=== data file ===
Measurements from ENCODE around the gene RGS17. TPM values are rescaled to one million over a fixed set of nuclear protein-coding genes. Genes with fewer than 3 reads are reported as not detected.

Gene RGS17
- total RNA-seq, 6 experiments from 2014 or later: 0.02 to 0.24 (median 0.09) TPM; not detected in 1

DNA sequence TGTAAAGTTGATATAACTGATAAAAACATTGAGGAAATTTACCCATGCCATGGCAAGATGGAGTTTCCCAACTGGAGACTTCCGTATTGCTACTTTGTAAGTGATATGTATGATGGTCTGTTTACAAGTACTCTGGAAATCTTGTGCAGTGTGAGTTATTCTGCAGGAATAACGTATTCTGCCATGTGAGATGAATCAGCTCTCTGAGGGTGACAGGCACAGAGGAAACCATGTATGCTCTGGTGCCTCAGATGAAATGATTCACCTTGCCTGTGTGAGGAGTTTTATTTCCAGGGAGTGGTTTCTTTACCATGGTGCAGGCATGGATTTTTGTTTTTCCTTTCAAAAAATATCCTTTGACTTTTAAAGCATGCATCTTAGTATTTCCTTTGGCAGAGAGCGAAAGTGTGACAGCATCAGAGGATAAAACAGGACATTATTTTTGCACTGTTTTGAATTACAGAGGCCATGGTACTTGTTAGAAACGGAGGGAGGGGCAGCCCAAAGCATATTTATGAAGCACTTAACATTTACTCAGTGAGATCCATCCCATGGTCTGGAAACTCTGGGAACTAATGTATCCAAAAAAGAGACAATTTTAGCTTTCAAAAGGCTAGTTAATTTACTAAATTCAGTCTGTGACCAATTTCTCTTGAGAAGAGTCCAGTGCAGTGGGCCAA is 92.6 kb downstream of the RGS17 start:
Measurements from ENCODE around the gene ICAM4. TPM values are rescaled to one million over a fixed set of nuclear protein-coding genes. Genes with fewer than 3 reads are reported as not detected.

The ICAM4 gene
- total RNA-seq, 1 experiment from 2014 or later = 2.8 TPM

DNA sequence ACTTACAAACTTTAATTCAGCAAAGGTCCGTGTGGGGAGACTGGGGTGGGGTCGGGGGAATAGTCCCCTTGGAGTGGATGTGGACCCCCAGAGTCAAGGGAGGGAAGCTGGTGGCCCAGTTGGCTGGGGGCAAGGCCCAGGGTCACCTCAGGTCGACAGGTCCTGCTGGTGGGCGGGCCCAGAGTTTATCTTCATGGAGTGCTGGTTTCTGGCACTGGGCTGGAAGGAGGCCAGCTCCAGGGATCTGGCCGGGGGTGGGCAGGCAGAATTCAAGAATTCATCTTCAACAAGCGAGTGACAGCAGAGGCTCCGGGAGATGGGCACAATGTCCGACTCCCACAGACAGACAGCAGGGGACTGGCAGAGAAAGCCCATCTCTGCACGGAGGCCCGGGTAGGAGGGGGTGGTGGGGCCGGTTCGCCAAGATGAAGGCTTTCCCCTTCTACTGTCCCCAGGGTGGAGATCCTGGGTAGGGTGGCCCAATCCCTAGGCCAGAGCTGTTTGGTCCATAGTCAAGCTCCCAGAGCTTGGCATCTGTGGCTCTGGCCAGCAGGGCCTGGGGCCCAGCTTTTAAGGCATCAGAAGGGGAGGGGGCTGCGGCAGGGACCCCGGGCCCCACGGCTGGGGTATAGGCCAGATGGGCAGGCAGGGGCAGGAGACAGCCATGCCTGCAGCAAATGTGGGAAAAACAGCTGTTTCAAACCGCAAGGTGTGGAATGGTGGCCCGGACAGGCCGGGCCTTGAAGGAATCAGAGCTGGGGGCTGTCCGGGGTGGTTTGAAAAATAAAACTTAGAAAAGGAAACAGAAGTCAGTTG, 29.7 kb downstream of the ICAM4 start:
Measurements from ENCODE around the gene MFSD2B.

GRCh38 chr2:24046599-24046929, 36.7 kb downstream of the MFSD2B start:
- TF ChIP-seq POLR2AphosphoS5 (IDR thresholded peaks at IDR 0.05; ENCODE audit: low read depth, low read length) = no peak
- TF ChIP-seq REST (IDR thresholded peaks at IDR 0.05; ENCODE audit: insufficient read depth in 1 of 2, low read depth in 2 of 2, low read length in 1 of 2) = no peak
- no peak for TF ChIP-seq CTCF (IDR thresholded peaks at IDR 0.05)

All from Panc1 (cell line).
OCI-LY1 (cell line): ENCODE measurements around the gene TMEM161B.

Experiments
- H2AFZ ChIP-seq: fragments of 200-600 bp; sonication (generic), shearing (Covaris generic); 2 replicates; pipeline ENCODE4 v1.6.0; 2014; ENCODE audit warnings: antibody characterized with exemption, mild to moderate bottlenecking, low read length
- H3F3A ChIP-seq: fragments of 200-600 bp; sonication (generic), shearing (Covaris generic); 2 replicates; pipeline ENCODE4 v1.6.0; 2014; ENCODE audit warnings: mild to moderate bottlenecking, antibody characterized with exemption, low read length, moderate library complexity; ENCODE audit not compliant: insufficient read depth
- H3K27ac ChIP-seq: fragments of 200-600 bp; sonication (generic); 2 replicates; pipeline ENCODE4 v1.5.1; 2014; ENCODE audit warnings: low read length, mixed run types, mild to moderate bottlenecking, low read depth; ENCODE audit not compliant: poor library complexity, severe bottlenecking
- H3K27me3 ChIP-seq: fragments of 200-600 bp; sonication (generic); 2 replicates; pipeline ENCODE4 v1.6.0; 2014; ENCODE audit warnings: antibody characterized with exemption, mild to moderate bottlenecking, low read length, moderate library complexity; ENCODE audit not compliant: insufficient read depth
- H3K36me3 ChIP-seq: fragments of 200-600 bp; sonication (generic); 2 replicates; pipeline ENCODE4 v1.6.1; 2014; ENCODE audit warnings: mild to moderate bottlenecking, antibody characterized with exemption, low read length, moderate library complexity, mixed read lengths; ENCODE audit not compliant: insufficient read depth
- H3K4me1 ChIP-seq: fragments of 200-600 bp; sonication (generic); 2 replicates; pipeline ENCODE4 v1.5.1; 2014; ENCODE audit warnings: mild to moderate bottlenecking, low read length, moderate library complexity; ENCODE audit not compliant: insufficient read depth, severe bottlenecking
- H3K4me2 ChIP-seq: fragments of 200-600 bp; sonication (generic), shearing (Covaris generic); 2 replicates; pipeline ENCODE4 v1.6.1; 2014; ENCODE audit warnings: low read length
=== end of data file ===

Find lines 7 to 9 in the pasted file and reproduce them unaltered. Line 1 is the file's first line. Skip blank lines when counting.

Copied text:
- total RNA-seq, 1 experiment from 2014 or later = 2.8 TPM

DNA sequence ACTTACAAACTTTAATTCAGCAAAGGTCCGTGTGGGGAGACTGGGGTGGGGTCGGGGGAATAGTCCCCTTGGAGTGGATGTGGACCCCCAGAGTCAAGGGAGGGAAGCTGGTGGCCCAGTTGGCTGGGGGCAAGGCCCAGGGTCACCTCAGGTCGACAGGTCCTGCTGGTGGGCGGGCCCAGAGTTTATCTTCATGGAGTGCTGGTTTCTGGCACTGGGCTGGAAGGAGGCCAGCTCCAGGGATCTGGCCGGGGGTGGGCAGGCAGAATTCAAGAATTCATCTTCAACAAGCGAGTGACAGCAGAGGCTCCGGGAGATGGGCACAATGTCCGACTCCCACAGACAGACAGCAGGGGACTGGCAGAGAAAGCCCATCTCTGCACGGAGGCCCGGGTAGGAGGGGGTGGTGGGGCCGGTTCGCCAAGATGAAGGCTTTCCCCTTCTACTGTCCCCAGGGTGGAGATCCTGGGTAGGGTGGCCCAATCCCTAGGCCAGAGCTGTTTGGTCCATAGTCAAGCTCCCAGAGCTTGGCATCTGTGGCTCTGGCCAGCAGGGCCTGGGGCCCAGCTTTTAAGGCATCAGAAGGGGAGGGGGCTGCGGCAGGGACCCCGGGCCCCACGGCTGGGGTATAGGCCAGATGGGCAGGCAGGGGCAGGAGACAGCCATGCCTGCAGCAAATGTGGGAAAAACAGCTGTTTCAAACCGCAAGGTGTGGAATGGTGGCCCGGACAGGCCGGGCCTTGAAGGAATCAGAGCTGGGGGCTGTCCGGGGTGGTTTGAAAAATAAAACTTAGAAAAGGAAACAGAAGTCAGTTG, 29.7 kb downstream of the ICAM4 start:
Measurements from ENCODE around the gene MFSD2B.